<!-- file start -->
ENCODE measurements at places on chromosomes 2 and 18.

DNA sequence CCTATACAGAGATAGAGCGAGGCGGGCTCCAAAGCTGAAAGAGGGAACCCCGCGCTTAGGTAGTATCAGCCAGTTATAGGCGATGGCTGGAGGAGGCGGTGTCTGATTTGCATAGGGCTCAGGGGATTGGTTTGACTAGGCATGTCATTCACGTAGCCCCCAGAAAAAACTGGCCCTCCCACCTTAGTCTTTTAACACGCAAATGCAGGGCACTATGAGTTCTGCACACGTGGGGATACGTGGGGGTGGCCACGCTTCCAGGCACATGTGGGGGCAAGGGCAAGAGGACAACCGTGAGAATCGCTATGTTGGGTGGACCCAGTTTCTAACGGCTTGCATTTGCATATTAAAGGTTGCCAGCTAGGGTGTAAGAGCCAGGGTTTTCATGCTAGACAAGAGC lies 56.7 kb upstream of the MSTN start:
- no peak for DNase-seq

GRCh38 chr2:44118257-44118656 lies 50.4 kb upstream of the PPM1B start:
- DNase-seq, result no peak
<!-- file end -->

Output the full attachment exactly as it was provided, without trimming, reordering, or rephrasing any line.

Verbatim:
ENCODE measurements at places on chromosomes 2 and 18.

DNA sequence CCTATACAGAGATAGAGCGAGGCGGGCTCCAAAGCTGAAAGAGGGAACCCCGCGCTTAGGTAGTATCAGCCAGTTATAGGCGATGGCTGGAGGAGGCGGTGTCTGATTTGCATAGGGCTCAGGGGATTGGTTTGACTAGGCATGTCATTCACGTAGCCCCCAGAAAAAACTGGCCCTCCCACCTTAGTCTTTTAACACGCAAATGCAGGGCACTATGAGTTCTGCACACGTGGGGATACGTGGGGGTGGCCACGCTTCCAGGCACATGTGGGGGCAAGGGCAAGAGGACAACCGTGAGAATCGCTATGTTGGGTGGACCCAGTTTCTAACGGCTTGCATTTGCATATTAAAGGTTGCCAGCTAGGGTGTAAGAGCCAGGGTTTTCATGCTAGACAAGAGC lies 56.7 kb upstream of the MSTN start:
- no peak for DNase-seq

GRCh38 chr2:44118257-44118656 lies 50.4 kb upstream of the PPM1B start:
- DNase-seq, result no peak